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Third Line of Defense Part II—B cells and antibodies

Third Line of Defense Part II—B cells and antibodies

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Third Line of Defense Part II—B cells and antibodies

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  1. Third Line of Defense Part II—B cells and antibodies

  2. B lymphocytes (B cells) B cells look exactly like T cells and NK cells. B cells mature in the bone marrow (not the thymus gland, like T cells). Like other APCs, B cells have Class II MHC receptors on their surface. However, they also have another receptor molecule on their surface—antibodies. Upon phagocytosing (word??) an antigen, the antigen is presented, and recognized by a Th cell. See page 362, Table 13.6. This interaction triggers the B cell to differentiate (take on new function) as a plasma cell.

  3. Plasma cells (still lymphocytes) now mass produce antibodies. What are antibodies??? Antibodies are proteins which bind specifically to antigens. Antibodies have a unique characteristic shape:

  4. The antibody protein is made of four polypeptide chains that form the letter Y. The bottom of the Y is the fc portion (constant fragment). The “arms” of the Y are the fab fragments (antigen binding fragment) In B cells, antibodies are bound to the membrane at the Fc site. Plasma cells secrete antibodies into the blood. Fab sites Fc site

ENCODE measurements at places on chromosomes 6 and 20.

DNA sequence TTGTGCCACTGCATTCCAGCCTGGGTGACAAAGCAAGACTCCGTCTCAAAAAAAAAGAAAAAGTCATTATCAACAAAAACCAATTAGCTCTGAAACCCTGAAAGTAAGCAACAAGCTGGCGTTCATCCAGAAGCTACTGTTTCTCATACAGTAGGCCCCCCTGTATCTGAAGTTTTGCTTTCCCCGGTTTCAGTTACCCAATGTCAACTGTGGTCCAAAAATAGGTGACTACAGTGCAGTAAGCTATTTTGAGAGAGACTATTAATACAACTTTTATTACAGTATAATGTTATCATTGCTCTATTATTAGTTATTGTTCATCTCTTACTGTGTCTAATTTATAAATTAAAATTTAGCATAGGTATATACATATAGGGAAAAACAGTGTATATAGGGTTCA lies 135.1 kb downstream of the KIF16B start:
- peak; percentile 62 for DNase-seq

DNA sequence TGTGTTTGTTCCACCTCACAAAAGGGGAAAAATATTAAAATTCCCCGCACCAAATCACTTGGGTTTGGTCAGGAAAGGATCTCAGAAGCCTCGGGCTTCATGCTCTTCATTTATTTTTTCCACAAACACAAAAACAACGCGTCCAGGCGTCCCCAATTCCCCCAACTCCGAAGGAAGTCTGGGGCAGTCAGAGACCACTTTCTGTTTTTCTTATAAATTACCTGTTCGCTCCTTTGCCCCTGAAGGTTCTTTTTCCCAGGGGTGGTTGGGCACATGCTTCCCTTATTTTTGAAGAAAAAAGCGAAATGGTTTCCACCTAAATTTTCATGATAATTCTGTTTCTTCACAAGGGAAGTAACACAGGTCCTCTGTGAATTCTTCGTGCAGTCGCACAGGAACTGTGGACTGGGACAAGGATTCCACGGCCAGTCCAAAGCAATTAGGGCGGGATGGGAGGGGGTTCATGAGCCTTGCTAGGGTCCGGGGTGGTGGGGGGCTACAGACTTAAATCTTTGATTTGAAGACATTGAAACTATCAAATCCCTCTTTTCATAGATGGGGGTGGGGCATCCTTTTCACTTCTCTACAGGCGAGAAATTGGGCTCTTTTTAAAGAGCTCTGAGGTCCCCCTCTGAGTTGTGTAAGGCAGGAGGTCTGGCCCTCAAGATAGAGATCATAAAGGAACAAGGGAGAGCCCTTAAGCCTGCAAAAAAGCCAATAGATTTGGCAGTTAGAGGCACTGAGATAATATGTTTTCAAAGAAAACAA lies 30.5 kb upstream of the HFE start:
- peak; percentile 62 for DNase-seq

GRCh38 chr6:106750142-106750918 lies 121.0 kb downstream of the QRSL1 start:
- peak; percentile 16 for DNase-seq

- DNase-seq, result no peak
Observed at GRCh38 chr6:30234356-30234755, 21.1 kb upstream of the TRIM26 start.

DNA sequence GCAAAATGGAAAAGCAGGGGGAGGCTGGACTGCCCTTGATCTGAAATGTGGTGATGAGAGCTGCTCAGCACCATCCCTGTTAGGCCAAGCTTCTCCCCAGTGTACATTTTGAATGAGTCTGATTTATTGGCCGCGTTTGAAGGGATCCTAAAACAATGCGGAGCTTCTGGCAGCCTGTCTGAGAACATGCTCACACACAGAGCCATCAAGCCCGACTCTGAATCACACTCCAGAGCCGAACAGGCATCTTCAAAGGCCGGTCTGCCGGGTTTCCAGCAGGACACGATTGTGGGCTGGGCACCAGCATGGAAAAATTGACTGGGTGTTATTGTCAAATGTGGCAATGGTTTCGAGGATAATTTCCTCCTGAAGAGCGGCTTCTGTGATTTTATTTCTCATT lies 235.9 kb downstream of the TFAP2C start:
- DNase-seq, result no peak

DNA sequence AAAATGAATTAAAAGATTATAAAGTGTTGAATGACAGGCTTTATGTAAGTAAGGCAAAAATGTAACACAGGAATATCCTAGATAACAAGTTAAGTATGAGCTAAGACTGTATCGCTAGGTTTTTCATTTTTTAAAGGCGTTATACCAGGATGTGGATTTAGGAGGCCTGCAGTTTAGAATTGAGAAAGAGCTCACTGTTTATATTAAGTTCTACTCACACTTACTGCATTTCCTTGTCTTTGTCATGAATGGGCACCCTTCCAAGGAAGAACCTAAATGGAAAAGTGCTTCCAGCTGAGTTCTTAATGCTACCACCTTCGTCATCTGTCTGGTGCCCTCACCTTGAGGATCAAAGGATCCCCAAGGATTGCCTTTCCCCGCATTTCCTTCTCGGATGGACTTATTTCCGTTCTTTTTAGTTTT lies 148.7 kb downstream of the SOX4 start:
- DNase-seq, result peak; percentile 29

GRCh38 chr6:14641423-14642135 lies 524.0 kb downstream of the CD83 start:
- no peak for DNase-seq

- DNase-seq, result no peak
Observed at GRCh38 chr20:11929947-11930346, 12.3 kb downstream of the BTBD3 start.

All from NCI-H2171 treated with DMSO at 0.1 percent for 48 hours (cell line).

5. The Fab sites are “hypervariable.” A given antibody matches a unique antigen. The host DNA is able to create these unique proteins by recombining within a plasma cell (“jumping genes.”) Antibodies are commonly called “immunoglobulins” (Ig) and are of five types. Each type can be distinguished biochemically: they are of distinctive sizes and (in some cases) shapes.

  6. Remember: MADGE IgG: (gamma globulin): The most common type. Produced by B cells, B memory cells, and plasma cells. Produced in high numbers during a secondary immune response (explained below). IgG is the only antibody type that crosses the placenta.

  7. IgE:Produced by mast cells (tissue) and basophils (leukocytes). Binds to allergens during an allergic response. When IgE binds, the mast cells/basophils degranulate, release cytokines (chemicals) that trigger the symptoms of an allergic response. IgE protects from parasitic infections, but under most circumstances, they cause more health problems than they solve.

  8. IgD:Produced by B cells in very low concentrations. Function: ??????????

  9. IgM: This is the first antibody to be produced in response to an infection. Exists as a pentamer: five immunoglobulin molecules bound to a central piece. Produces the same protection as IgG, but slower and less potent. However, there are 10 Fab sites (compared to two as IgG has).

  10. IgA:Two subunits (dimer). Produced at mucous membranes in secretions (mucus, saliva, tears, breast milk, vaginal fluids, semen). Provides a specific feature to the First Line of Defense.

  11. So, now that you’ve seen the five antibody types, how do antibodies fight pathogens? 1) exotoxins, bacterial proteins (flagella, capsules, fimbrae): Antibodies bind these directly and make them non-toxic. Later, the antibody/antigen complexes can be phagocytosed or eliminated by the liver. The bad news: antibody/antigen complexes that are not eliminated can obstruct capillaries or collect in joints (serum sickness)